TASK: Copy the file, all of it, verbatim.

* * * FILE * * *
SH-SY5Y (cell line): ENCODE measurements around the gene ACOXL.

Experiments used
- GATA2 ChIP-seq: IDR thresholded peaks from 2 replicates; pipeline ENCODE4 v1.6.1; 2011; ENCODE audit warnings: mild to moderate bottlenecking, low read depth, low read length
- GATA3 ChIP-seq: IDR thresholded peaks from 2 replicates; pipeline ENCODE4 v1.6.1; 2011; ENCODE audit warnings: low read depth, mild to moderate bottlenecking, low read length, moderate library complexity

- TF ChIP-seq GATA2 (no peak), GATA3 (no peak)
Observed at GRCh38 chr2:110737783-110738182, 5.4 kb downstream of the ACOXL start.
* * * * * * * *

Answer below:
SH-SY5Y (cell line): ENCODE measurements around the gene ACOXL.

Experiments used
- GATA2 ChIP-seq: IDR thresholded peaks from 2 replicates; pipeline ENCODE4 v1.6.1; 2011; ENCODE audit warnings: mild to moderate bottlenecking, low read depth, low read length
- GATA3 ChIP-seq: IDR thresholded peaks from 2 replicates; pipeline ENCODE4 v1.6.1; 2011; ENCODE audit warnings: low read depth, mild to moderate bottlenecking, low read length, moderate library complexity

- TF ChIP-seq GATA2 (no peak), GATA3 (no peak)
Observed at GRCh38 chr2:110737783-110738182, 5.4 kb downstream of the ACOXL start.